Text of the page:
(Vance Vredenburg photo)
Startling amphibian decline a sign of larger biodiversity crisis
The sixth in a series of global extinction events is decimating populations that survived the dinosaurs
| 21 August 2008
Devastating declines of amphibian species around the world are a sign of a more far-reaching biodiversity disaster, according to Berkeley researchers who argue that substantial die-offs of amphibians and other plant and animal species add up to a new mass extinction facing the planet.
“There’s no question that we are in a mass-extinction spasm right now,” says David Wake, professor of integrative biology. “Amphibians have been around for about 250 million years. They made it through when the dinosaurs didn’t. The fact that they’re cutting out now should be a lesson for us.”
The study, published last week in Proceedings of the National Academy of Sciences, was co-authored by Wake and Vance Vredenburg, research associate at Berkeley’s Museum of Vertebrate Zoology and an assistant professor of biology at San Francisco State University.
New species arise and old species die off all the time, but sometimes the extinction numbers far outweigh the emergence of new species. Extreme cases of this are called mass-extinction events, and there have been only five in our planet’s history, until now.
The sixth such event is different from its predecessors, says Wake. “My feeling is that behind all this lies the heavy hand of Homo sapiens,” he says.
There is no scientific consensus about when the current mass extinction started, Wake says. It may have been 10,000 years ago, when humans first came from Asia to the Americas and hunted many of the endemic large mammals to extinction. It may have started after the Industrial Revolution, when the human population exploded. Or we might be seeing the start of it right now, Wake says.
But no matter what the start date, empirical data clearly show that extinction rates have dramatically increased over the last few decades, Wake says.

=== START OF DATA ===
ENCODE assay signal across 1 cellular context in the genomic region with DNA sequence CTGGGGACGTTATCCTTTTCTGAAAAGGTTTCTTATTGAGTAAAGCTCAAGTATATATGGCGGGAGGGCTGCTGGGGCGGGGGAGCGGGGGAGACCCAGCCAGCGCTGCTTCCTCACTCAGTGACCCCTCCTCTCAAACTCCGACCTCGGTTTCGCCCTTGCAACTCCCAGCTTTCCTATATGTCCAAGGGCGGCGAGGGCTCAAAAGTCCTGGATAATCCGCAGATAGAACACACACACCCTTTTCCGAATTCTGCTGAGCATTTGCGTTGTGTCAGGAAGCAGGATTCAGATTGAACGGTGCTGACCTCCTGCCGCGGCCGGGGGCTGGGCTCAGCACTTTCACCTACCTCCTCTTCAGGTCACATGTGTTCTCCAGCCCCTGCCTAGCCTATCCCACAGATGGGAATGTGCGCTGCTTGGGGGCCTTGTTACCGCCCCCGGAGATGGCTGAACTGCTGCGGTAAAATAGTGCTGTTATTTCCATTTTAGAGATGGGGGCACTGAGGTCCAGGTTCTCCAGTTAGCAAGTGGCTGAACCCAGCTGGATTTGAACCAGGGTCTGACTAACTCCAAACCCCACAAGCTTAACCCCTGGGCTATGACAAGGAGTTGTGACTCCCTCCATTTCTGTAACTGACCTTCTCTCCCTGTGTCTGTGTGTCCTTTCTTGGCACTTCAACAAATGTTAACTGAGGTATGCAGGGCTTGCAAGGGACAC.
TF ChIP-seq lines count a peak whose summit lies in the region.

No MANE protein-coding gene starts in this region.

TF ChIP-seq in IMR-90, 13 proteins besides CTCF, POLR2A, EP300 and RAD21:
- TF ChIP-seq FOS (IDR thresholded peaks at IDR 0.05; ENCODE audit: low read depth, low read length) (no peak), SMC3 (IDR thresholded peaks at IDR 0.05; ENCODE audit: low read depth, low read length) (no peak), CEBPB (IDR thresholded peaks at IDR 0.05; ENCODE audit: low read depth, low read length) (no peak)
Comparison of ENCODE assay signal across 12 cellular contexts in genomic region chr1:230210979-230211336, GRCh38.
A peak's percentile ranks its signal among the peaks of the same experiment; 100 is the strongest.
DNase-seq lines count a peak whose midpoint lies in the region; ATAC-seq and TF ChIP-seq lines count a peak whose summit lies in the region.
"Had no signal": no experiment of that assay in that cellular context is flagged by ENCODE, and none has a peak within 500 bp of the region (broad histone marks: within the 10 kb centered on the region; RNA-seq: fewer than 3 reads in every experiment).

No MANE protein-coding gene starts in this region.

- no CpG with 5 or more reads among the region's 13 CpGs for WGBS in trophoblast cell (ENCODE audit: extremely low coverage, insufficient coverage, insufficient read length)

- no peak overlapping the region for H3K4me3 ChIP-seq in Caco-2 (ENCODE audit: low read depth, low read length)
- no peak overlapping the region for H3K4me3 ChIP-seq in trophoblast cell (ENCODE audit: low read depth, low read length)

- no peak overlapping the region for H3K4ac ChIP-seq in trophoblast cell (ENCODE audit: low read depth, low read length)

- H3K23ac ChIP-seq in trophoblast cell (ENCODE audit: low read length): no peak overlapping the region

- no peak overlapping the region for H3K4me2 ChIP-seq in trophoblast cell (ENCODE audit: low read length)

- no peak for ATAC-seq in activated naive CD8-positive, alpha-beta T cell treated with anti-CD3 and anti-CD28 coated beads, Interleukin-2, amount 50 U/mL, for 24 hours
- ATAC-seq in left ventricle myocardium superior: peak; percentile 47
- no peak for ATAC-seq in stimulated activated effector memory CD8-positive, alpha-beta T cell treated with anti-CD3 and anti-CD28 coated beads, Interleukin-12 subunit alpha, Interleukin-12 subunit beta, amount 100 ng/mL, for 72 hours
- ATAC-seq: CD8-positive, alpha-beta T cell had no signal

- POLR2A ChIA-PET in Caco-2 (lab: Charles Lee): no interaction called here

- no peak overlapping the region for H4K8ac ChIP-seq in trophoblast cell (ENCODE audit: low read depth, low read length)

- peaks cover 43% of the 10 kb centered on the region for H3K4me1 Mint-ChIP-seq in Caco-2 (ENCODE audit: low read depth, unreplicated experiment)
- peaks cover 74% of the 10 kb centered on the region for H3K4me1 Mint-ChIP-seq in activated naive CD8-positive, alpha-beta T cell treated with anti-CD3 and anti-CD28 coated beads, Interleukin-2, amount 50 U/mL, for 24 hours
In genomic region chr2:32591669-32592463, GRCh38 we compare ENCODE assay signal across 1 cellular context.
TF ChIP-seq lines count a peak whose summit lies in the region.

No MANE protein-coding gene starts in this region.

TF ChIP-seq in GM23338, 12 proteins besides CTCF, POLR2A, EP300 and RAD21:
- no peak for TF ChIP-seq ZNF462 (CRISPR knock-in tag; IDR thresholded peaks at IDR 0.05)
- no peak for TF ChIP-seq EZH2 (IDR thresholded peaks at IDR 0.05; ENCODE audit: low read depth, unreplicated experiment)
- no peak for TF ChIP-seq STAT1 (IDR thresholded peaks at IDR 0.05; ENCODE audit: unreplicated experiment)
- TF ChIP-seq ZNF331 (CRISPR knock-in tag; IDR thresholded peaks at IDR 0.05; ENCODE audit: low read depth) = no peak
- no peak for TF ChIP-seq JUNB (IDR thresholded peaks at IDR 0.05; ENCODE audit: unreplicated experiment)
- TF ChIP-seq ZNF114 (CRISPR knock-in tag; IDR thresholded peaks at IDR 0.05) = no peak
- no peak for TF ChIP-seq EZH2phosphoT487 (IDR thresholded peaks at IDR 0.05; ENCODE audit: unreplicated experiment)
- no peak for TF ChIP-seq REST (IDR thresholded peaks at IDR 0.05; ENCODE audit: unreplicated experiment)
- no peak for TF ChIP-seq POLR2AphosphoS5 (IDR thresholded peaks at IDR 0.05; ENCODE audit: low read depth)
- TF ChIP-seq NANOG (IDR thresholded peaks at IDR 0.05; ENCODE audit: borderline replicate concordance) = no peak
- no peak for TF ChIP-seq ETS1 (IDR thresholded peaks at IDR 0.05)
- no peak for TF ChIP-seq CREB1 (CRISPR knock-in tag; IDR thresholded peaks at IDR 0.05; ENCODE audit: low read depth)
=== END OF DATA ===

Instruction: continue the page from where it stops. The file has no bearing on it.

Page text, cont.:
In our own backyard
The global amphibian extinction is a particularly bleak example of this drastic decline. In 2004, researchers found that nearly one-third of amphibian species are threatened, and many of the non-threatened species are on the wane.
Our own backyard provides a striking example, Wake says. He and his colleagues study amphibians in the Sierra Nevada, and the picture is grim there as well: “We have these great national parks here that are about as close as you can get to absolute preserves, and there have been really startling drops in amphibian populations there, too.”
Of the seven amphibian species that inhabit the peaks of the Sierra Nevada, five are threatened. Wake and his colleagues observed that for two of these species, the Sierra Nevada yellow-legged frog and the Southern yellow-legged frog, populations over the last few years declined by 95 to 98 percent, even in highly protected areas such as Yosemite National Park. This means that each local frog population has dwindled to 2 to 5 percent of its former size. Originally, frogs living atop the highest, most remote peaks seemed to thrive, but recently they also succumbed.
There are several frog-killers in the Sierra Nevada, Wake says. When the first hint of frog decline in this area came in the 1990s, researchers thought that rainbow trout introduced to this area were the culprits — they like to snack on tadpoles and frog eggs. The Berkeley team did experiments in which it physically removed trout from some areas, and the result was that frog populations started to recover. “But then they disappeared again, and this time there were carcasses,” Wake says.
The culprit is a nasty pathogenic fungus that causes the disease chytridiomycosis. Researchers discovered the fungus in Sierra Nevada frogs in 2001. Over the past five years scientists have documented mass die-offs and population collapses in the Sierra that are due to the fungus, which infects keratin, a hard protein that forms the outer layer of frogs’ skin. But they still don’t understand how the fungus actually kills the frogs.
The fungus, whatever its mode of operation, is not unique to California. It has been wiping out amphibians around the world, including in the tropics, where amphibian biodiversity is particularly high. “It’s been called the most devastating wildlife disease ever recorded,” Wake says.
Global warming and habitat constriction are two other major killers of frogs around the world. And the Sierra Nevada amphibians are also susceptible to poisonous winds carrying pesticides from Central Valley croplands. “The frogs have really been hit by a one-two punch,” Wake says, “although it’s more like a one-two-three-four punch.”
The frogs are not the only victims in this mass extinction, Wake emphasizes. Scientists studying other organisms have seen similarly dramatic effects.
“Our work needs to be seen in the context of all this other work, and the news is very, very grim,” Wake says.